A. Burke SUmmers, 78, a retired business and financial consultant and former ambassador to Luxembourg, died Wednesday at his home in Rockville.
A world traveler and industrial consultant to many countries, Mr. Summers was President Eisenhower's ambassador to Luxembourg in 1960-61.
In 1959, Eisenhower had appointed Mr. Summers to the American Committee for World Refugees and to the U.S. delegation to the inauguration of President Tubman of Liberia and the ceremonies for the establishment of the Republic of Cameroon.
Born in Mattoon, Ill., Mr. Summers studied languages in Vienna, Austria, and foreign trade and currency at the University of Washington in Seattle. He graduated from the Wharton School of Commerce and Finance at the University of Pennsylvania.
In 1920, he was secretary to the first U.S. Senate committee to visit the Philippines, China, Korea, Manchuria and Japan.
Mr. Summers lived in Philadelphia, where he helped start the Morris Plan bank system, until coming here in 1932, when he established General Credit, Inc., a Washington auto discount firm, of which he was president until 1956.
Between 1930 and 1948, he assisted in industrial and development studies of Latin America, South and East Africa, the Near East, Greece, Finland, France, Spain and Portugual, requested by teh countries involved.
In 1947-48, Mr. Summers aided Luxembourg in developing a program to attract medium industry.
In 1956, he carried out a study of heavy and medium industry, chemical production and transportation problems in 15 western European countries and Algeria. In 1959, he visited most of the countries of the Near East and Far East, making an economic and political survey for the Mutual Broadcasting System.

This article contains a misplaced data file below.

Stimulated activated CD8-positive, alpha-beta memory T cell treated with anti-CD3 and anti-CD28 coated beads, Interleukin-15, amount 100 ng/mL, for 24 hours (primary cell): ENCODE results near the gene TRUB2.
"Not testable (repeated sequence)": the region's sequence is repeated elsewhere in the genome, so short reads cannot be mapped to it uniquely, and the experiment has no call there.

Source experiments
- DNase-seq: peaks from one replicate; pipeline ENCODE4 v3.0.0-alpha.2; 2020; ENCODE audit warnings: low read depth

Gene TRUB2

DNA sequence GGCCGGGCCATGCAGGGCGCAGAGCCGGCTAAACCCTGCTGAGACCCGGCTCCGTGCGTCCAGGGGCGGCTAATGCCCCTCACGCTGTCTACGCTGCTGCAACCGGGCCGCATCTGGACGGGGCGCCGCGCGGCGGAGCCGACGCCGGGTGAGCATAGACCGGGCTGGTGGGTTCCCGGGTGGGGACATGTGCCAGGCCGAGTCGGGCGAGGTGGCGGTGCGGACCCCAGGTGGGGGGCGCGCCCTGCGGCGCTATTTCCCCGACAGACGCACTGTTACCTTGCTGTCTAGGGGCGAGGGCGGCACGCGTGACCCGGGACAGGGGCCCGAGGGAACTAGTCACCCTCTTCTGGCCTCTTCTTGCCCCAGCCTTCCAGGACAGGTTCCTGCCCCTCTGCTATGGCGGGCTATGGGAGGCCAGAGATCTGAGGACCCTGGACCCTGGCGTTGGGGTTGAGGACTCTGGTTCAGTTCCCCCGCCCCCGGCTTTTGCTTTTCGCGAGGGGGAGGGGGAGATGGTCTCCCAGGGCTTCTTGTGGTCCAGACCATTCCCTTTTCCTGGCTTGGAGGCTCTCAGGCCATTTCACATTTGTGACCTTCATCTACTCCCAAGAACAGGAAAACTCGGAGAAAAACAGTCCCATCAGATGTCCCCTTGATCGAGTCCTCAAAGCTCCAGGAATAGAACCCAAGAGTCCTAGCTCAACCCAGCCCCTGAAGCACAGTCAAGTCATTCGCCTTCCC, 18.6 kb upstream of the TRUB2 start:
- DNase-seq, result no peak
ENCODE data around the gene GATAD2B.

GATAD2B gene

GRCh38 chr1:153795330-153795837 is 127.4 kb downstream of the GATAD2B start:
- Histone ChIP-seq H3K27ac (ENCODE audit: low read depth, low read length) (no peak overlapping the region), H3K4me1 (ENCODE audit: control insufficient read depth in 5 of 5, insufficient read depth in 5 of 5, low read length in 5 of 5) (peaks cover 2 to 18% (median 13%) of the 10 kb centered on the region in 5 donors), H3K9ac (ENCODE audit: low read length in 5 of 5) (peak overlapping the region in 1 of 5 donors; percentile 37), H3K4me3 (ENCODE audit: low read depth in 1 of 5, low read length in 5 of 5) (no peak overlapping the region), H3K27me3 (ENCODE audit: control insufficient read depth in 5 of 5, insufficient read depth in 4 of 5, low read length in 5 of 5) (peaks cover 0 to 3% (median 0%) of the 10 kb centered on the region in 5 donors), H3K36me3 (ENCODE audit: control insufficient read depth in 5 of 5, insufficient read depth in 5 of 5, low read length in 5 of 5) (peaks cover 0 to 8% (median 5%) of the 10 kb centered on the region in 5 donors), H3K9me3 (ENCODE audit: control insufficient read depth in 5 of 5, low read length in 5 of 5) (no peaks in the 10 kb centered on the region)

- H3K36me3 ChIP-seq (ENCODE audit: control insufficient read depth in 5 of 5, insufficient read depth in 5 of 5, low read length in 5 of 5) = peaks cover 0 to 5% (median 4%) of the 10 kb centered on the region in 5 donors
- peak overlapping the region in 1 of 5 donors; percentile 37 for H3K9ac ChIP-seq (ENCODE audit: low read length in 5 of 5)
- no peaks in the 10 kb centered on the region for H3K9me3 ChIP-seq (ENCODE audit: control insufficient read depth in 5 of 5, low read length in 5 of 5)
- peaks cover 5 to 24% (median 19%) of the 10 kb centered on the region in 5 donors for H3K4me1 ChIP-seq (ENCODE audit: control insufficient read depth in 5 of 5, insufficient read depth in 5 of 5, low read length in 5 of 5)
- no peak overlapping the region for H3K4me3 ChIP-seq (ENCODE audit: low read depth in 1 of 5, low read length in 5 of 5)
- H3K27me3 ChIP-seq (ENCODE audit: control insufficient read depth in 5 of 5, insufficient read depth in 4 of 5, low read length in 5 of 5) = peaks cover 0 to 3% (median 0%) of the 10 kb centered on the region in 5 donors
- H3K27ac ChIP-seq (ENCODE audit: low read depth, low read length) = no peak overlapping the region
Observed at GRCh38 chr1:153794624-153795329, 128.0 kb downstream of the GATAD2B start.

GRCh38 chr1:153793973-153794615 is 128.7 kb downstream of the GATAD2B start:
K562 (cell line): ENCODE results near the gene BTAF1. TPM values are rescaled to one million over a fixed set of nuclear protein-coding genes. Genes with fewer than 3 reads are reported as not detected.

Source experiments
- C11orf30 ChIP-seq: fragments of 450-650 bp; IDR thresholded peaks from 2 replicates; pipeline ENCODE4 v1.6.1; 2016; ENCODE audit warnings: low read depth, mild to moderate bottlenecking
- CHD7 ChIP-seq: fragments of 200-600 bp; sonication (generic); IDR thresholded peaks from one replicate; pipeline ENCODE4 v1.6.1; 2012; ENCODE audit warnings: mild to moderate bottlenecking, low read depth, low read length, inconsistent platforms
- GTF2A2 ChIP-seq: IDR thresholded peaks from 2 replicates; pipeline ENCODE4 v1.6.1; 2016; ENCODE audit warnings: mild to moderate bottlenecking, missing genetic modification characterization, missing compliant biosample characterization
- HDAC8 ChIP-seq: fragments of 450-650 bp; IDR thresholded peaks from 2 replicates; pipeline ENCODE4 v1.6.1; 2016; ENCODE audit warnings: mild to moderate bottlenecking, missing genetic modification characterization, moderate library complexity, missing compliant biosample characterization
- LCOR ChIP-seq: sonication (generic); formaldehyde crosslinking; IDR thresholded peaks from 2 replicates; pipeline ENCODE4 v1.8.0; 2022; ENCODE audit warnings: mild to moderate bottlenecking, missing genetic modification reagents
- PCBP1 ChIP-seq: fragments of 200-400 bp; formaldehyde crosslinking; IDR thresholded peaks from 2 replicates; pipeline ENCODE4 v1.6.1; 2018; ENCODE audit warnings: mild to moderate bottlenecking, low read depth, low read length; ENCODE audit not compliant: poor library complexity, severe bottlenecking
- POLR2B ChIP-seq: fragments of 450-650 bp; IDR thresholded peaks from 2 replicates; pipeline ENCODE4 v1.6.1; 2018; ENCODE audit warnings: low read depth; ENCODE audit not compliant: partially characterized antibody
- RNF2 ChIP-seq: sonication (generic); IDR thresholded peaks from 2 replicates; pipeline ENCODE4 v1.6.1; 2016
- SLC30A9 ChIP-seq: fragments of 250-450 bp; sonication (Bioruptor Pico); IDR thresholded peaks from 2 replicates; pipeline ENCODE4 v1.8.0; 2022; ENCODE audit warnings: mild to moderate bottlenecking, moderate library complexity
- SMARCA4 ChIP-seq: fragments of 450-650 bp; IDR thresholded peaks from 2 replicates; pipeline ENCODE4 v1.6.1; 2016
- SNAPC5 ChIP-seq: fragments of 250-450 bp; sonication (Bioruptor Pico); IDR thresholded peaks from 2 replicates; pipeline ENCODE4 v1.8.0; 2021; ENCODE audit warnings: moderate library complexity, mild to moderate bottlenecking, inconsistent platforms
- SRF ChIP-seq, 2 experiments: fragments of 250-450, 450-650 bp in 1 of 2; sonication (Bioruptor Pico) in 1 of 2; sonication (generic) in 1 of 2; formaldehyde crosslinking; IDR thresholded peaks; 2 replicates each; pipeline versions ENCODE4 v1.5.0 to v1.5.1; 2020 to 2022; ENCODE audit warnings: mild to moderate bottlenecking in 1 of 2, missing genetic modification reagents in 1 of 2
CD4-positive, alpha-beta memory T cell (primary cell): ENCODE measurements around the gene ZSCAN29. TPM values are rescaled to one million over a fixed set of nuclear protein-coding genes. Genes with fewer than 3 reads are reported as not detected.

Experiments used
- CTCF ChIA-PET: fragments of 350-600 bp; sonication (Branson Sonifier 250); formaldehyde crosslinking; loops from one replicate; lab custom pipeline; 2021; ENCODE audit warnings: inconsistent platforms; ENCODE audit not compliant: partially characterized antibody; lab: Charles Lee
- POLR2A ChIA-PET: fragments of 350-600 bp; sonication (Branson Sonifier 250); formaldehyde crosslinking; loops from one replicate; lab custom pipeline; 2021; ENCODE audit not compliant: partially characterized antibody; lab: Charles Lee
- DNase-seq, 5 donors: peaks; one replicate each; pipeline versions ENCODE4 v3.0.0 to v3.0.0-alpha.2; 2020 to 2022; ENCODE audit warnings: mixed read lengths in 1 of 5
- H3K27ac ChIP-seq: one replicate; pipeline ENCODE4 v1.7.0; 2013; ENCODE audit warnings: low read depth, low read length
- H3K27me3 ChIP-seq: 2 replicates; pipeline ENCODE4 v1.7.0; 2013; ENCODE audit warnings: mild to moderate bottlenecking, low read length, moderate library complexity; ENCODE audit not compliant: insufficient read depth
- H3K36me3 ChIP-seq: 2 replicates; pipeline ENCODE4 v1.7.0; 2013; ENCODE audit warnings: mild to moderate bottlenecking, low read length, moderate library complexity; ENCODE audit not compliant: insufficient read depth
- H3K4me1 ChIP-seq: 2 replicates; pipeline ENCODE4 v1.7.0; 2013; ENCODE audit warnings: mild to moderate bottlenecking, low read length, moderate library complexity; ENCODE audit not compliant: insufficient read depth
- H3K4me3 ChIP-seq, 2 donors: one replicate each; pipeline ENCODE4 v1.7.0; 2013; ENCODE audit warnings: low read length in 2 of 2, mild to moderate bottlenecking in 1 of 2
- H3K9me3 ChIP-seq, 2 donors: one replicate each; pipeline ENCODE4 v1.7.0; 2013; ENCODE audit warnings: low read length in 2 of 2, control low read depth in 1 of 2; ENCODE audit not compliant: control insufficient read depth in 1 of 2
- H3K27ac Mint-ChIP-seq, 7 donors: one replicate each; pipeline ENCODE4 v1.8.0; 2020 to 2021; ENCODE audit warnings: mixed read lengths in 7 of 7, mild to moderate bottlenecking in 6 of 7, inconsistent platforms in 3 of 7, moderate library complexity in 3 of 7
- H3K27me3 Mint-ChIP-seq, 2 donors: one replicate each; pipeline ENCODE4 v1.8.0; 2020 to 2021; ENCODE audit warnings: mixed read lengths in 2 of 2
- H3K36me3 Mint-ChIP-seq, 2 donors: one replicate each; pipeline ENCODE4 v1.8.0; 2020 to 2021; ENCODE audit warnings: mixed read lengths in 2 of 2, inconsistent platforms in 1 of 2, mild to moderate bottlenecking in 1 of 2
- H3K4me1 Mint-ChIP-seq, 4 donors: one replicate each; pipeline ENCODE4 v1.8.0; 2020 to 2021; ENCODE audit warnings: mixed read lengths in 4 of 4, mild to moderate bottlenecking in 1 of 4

Active in civic and philanthropic work. Mr. Summers had headed the D.C. Red Cross blood program, was chairman of a fiscal committee to raise more than $7 million for the new George Washington University Hospital, and had been a director of the Boy Scouts.
An international big-game hunter and conservationist, he had gone on numerous expeditions in the Far East and Africa. In 1966, he and former Secretary of Commerce Maurice Stans conducted a highly publicized scientific research expedition and safari in Chad.
Mr. Summers was a former chairman of the Washington Explorers Club. He belonged to the African Wild Life Leadership Foundation, the Ends of the Earth Club, the Circumnavigators Club, the Washington Safari Club and the Burning Tree Club.
His wife, Helen Salisbury Summers, a writer and world traveler who was active in Republican Party affairs, died last April.
He is survived by a brother, Paul D., of Washington; two sisters, Hope, of Beverly Hills, Calif., and Jean Smith, of Wilmette, Ill., a nephew, Paul D. Summers Jr., of Charlottesville, and a niece, Virginia Martin, of Wellesley Hills, Mass., whom Mr. Summers and his wife had reared.